Returning to school each fall is a time of both excitement and nervousness for parents and students. For parents who have a child with special needs, this time of year can bring increased anxiety and stress. We worry about all the same things most parents worry about, like how will my child do in school? Will they have friends? Who will they eat lunch with or play with at recess. We also have other worries. Will by child be able to communicate his or her needs? Will my child be made fun of because they look or sound different from other children? Will my child be able to independently use the restroom? Will my child get sick or have an allergic reaction at school?
When our son, Joey, who has Down syndrome, first started school I would make an “All About Me” book for each of his teachers, therapists and even bus drivers. This was a spiral bound notebook that explained his medical, social and emotional needs and provided a little bit of context and background about Joey. Since his younger years, I have shortened this “book” down to “Joey’s Resume”. Initially Joey’s Resume was brightly colored with photographs and was very age-appropriate for elementary school messaging.
Make a resume for your child
This year is different because Joey is preparing to start middle school and as parents of children with disabilities will tell you, we tend to experience more anxiety and worry during the “transition” years. Whether it is from pre-school to elementary, elementary to middle school, middle school to high school, or post-high school transitions, each jump into the next realm of life can cause extra stress.
Due to Joey turning 12 and moving up from the elementary area of his school to the middle school hall, I decided to give his elementary school resume an update to make it look more mature and to better reflect where he is now as a student. One of our key goals throughout Joey’s life has been to help him be as age appropriate as possible, which can be difficult when your child has a developmental or cognitive delay. As a sixth grader, we encourage him to watch age appropriate shows and participate in age appropriate activities. Is this always possible? No. But it’s something we encourage and try to nurture. Our hope is that Joey’s updated middle school resume will help his educators see him in a more mature light and treat him as a typical sixth grade student.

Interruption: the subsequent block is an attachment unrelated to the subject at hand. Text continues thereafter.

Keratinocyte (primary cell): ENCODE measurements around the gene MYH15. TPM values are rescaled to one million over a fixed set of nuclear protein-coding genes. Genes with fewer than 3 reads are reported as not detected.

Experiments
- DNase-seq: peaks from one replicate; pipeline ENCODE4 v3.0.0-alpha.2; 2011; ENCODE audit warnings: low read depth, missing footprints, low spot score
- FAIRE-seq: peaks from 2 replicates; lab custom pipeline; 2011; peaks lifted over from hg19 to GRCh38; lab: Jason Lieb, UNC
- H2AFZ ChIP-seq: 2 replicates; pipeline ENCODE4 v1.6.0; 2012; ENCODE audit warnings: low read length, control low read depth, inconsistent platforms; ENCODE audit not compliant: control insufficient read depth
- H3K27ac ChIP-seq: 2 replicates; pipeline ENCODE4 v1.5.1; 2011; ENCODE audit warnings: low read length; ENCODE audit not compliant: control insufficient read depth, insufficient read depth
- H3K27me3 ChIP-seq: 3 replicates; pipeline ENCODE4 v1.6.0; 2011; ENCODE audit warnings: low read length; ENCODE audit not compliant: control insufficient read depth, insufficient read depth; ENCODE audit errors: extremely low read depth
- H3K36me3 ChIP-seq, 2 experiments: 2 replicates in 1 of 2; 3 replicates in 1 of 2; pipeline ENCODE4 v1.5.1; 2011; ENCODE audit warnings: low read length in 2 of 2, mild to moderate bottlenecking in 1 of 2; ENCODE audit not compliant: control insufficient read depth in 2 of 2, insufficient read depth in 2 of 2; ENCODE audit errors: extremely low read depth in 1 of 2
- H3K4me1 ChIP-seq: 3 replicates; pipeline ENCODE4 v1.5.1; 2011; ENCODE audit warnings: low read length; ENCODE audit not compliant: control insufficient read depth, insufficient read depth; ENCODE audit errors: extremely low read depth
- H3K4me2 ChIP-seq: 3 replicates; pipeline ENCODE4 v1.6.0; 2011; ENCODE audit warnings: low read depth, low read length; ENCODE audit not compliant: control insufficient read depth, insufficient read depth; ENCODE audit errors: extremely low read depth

All of Joey’s teachers, aides and therapists have a copy of his IEP each year, but if you have ever read an IEP you know how difficult they can be to read and how long they are. We designed Joey’s resume to be a quick one-page information sheet that provides some helpful tips and highlights Joey’s strengths. When you have a child with a learning or physical disability, it is easy for people to focus on what your child is unable to do. We wanted to shift that focus and help educate people on what Joey is able to do and what we expect him to do at school, and most importantly, how the school team can help him be successful in every way possible.